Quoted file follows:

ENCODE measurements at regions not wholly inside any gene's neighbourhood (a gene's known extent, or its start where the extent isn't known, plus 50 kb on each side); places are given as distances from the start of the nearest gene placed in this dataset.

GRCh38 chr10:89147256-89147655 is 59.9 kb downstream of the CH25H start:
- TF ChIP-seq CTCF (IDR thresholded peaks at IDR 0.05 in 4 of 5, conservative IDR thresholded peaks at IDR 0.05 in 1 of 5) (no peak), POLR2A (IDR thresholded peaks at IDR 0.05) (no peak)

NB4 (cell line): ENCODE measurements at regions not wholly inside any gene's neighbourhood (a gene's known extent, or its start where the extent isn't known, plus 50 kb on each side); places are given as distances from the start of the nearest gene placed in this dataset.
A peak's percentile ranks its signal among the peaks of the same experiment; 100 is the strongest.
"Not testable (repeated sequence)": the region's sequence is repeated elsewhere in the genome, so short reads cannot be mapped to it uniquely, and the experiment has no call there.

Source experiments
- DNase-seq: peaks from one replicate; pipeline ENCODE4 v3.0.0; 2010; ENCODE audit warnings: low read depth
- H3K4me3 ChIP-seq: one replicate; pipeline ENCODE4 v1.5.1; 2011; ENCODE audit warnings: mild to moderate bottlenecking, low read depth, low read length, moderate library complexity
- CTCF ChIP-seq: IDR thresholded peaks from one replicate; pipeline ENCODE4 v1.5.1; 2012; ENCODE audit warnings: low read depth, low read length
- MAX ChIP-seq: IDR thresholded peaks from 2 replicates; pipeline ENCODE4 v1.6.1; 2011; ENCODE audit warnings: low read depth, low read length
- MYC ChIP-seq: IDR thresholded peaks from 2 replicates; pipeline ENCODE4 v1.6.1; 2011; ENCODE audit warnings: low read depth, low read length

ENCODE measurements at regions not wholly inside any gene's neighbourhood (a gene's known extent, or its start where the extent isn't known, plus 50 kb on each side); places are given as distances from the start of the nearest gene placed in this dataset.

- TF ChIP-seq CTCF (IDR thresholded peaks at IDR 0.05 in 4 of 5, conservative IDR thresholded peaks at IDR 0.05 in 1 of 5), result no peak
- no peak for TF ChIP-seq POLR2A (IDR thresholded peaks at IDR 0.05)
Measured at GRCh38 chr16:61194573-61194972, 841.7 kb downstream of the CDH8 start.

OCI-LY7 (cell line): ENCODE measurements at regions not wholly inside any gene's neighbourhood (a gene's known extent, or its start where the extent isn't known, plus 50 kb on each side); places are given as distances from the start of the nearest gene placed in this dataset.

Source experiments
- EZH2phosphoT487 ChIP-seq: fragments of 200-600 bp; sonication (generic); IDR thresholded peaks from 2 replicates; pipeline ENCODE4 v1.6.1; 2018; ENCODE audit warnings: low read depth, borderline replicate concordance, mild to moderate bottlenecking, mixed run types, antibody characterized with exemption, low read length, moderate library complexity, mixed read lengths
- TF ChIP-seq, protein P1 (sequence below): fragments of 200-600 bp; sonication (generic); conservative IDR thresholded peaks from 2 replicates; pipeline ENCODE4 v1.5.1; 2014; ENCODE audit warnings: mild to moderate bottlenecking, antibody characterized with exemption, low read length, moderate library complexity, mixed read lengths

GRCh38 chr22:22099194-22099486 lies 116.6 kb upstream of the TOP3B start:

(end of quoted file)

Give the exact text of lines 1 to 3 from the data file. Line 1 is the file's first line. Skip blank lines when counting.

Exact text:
ENCODE measurements at regions not wholly inside any gene's neighbourhood (a gene's known extent, or its start where the extent isn't known, plus 50 kb on each side); places are given as distances from the start of the nearest gene placed in this dataset.

GRCh38 chr10:89147256-89147655 is 59.9 kb downstream of the CH25H start:
- TF ChIP-seq CTCF (IDR thresholded peaks at IDR 0.05 in 4 of 5, conservative IDR thresholded peaks at IDR 0.05 in 1 of 5) (no peak), POLR2A (IDR thresholded peaks at IDR 0.05) (no peak)